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This article aims to explain one of the most used artificial intelligence models in the world. I will try to make it very simple, so anyone can understand how it works. AI surrounds our daily lives, and it will only become more present, so you need to understand how it works, where we are at, and what’s to come. The more you learn about AI, the more you will realize that it is not as advanced as most think due to its narrow intelligence, yet it has powerful applications for individuals and companies. Knowing how it works will help you better understand the possible applications, limitations and communicate better with your tech employees.
One of the most powerful deep neural network architectures in computer vision, which is any vision-based application involving images, is the Convolutional Neural Networks (CNNs). CNNs are a powerful and widely used deep learning architecture for vision-based applications. Simply put, the way it works is that the image is iteratively compressed. The network focuses on the information we need about the image while removing redundant and non-general spatial features. We end up with a confidence rate informing us whether the image contains what we were looking for or not. This focus can be on anything, from detecting cats, humans, objects, to detecting smoke in this case. It all depends on the data it is trained on, but the overall architecture and working will stay the same. By training, I mean the process of iteratively feeding all the images we have to the model to try and improve its performance, as we will explore in this article.
You can see CNNs as compressing the image, focusing on a specific feature of the image at every step, getting more compressed and relevant to what we want the deeper we get in the network.
This article will focus on an exciting application where AI is used for helping to spot wildfires in images to help reduce the average detection time and damage caused by the fires. As you may expect, our filters will focus on smoke and fire features.
This is done using filters that will go through the whole image, putting its focus on specific features like edges with specific orientations. This process is repeated with multiple filters making one convolution, and those filters are what is learned during training. After the first convolution, we get a new smaller image for each filter, which we call a feature map, each of them focusing on specific edges or features. So they will all look like a weird and blurry zoomed version of the image giving an accent on specific features. And we can use as many filters as needed to optimize our task.
Then, each of these new images is sent to the same process repeated over and over until the image is so compressed that we have a lot of these tiny feature maps optimized on the information we need, adapted for the many different images our dataset contains. Each convolution added is a layer added to the “depth” of our network, making it a deep neural network when it has multiple layers in between the image and the classification results. Put simply, the more filters we have, the more different images we can cover for our task, considering we have all the variations within our data used for training it. What’s important here is to find the sweet spot with the number of filters used per layer and the depth of our network to the complexity of the task that needs to be achieved.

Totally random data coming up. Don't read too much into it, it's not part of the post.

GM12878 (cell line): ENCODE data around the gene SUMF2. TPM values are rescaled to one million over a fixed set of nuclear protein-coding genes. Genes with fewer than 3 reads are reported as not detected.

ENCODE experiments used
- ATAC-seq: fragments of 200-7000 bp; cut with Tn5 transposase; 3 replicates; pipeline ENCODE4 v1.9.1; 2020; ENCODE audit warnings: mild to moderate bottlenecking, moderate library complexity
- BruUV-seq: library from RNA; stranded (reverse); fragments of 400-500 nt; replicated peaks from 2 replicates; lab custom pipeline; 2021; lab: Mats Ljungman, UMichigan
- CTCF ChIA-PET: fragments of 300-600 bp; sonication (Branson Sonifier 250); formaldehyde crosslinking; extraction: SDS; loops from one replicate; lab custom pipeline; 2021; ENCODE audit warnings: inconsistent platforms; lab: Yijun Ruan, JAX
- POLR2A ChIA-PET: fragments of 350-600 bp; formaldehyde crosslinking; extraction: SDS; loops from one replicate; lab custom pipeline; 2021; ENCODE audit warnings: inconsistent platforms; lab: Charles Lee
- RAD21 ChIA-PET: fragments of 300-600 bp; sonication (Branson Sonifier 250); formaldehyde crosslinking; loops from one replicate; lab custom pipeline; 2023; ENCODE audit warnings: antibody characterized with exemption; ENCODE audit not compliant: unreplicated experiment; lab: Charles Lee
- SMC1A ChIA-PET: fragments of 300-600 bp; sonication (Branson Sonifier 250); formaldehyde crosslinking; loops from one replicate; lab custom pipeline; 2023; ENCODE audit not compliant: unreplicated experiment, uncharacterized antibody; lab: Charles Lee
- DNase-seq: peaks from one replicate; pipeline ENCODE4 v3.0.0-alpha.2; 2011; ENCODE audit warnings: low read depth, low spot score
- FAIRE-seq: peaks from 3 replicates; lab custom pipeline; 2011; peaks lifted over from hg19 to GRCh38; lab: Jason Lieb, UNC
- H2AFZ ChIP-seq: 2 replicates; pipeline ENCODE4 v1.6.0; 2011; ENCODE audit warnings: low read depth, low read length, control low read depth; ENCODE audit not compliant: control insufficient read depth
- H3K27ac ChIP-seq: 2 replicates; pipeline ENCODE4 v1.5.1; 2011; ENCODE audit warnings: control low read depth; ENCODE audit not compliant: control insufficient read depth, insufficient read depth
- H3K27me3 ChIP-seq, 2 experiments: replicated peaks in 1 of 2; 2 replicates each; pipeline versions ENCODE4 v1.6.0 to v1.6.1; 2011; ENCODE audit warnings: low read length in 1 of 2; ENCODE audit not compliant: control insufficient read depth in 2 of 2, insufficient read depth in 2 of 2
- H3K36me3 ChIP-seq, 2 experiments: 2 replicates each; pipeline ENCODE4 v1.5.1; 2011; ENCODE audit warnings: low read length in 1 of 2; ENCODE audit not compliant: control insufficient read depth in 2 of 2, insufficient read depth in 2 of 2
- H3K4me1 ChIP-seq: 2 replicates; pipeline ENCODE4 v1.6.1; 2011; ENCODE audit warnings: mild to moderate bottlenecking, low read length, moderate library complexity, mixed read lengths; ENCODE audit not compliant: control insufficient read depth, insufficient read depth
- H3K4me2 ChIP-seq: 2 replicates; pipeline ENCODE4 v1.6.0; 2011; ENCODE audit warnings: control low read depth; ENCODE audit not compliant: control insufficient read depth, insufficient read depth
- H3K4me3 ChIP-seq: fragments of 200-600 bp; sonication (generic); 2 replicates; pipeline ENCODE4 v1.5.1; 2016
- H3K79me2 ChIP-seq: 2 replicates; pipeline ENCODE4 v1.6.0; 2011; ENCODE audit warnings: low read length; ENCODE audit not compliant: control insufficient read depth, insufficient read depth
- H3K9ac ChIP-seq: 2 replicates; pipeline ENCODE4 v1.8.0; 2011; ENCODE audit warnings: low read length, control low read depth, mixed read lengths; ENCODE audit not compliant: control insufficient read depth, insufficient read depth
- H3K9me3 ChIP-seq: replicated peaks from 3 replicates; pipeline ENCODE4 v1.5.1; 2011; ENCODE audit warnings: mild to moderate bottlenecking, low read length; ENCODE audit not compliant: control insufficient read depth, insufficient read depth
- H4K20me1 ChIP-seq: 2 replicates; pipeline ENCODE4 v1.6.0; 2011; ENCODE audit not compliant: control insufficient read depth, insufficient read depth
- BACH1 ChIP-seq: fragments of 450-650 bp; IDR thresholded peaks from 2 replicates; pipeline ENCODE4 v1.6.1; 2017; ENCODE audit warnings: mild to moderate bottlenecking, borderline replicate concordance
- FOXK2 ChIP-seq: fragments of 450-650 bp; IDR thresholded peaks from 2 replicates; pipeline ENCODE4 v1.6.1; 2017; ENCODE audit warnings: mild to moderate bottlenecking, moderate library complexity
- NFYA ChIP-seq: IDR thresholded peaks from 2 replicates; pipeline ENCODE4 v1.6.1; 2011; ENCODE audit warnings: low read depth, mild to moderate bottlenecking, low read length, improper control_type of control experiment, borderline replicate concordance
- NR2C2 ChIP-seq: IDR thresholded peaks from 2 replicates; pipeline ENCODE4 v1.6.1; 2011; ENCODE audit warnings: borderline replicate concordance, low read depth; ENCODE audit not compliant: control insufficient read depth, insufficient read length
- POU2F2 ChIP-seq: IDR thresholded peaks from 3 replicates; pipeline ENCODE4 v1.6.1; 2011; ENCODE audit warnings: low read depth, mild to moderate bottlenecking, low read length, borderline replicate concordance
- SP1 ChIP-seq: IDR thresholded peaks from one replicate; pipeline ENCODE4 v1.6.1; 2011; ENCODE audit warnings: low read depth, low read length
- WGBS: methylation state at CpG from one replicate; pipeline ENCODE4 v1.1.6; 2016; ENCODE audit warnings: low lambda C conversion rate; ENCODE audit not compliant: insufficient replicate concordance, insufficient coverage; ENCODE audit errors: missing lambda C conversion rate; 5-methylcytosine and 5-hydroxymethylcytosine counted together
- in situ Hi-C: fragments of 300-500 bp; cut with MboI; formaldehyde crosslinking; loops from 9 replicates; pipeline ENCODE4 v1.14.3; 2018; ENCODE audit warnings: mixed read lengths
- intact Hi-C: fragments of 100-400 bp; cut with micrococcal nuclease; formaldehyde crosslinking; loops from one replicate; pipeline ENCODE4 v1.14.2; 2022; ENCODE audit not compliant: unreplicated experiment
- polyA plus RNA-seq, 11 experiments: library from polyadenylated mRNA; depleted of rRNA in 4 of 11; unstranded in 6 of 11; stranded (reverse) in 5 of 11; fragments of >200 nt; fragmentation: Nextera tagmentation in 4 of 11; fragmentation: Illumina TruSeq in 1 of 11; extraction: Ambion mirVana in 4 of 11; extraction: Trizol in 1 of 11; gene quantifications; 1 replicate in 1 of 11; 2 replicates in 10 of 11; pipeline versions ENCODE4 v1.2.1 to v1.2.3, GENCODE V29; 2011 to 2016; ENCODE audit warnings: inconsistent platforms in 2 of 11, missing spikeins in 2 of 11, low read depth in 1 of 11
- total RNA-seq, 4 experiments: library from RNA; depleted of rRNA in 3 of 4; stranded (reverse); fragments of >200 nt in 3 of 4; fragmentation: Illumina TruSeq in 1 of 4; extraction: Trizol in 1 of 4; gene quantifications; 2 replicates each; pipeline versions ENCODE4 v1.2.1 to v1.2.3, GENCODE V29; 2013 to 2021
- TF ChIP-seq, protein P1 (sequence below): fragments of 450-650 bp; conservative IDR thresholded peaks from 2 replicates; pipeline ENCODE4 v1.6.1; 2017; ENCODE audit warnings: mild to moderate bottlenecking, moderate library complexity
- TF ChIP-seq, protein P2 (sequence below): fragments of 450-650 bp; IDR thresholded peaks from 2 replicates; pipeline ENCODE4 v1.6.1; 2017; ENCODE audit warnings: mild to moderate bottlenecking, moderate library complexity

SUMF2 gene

Lastly, these tiny feature maps are sent into what we call “fully connected layers” to extract the relevant information using weights.
These last few layers contain all connected weights that will learn which feature the model should focus on based on the images fed and pass the information forward for our final classification. This process will further compress the information and finally tell us if there is smoke or not with a confidence level. So assuming the model is well trained, the final results would be a model focusing its compression on smoke features in the image, which is why it is so appropriate to this task or any task involving images. Good training means that the model has correctly adapted its weights (or filters) to identify the feature it needs to identify. In this example, the network would base its results on the smoke and fire while giving low to no response when neither appears in the image. This weight/filter adaptation is made iteratively by feeding examples to the network and updating the values of the weights based on the difference between what the network said and what we wanted it to say. Initially, the network will behave quite randomly, so the network will update its weight regularly. Over time, it will get closer and closer to the truth, and we will end our training.
Of course, there are more technical details regarding the training process, but this is well enough to understand how a deep network is able to give a classification when receiving an image.
If there is smoke, the filters will produce high responses, and we will end up with a network telling us that there is smoke in the image with high confidence. If there is no smoke, these compression results will produce low responses, letting us know that nothing is going on in the picture regarding what we are trying to detect, which is a fire in this case. It will also produce results with a confidence rate anywhere in between no smoke and evident smoke. And voilà, you have your wildfire detector!
Thank you for reading,
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